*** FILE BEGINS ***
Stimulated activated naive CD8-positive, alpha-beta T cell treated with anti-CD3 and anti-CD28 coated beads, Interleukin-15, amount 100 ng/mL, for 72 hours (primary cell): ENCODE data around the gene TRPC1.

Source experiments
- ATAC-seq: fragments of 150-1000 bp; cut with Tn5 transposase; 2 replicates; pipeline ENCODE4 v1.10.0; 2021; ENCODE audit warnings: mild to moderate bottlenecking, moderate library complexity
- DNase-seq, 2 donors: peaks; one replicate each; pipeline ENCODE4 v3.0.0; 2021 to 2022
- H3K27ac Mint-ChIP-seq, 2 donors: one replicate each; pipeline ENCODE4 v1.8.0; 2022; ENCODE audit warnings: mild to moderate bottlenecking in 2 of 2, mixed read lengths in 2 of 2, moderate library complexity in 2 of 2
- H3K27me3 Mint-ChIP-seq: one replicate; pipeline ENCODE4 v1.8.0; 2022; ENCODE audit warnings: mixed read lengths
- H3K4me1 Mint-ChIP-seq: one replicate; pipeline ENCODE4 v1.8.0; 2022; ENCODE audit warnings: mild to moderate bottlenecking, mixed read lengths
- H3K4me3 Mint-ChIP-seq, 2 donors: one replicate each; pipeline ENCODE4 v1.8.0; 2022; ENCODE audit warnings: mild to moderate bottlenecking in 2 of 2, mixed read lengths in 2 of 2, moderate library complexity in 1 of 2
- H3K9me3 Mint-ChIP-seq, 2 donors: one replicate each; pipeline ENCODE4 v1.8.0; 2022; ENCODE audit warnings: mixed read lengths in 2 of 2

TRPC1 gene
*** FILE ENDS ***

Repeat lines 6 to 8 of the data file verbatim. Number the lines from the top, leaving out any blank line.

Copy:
- H3K27me3 Mint-ChIP-seq: one replicate; pipeline ENCODE4 v1.8.0; 2022; ENCODE audit warnings: mixed read lengths
- H3K4me1 Mint-ChIP-seq: one replicate; pipeline ENCODE4 v1.8.0; 2022; ENCODE audit warnings: mild to moderate bottlenecking, mixed read lengths
- H3K4me3 Mint-ChIP-seq, 2 donors: one replicate each; pipeline ENCODE4 v1.8.0; 2022; ENCODE audit warnings: mild to moderate bottlenecking in 2 of 2, mixed read lengths in 2 of 2, moderate library complexity in 1 of 2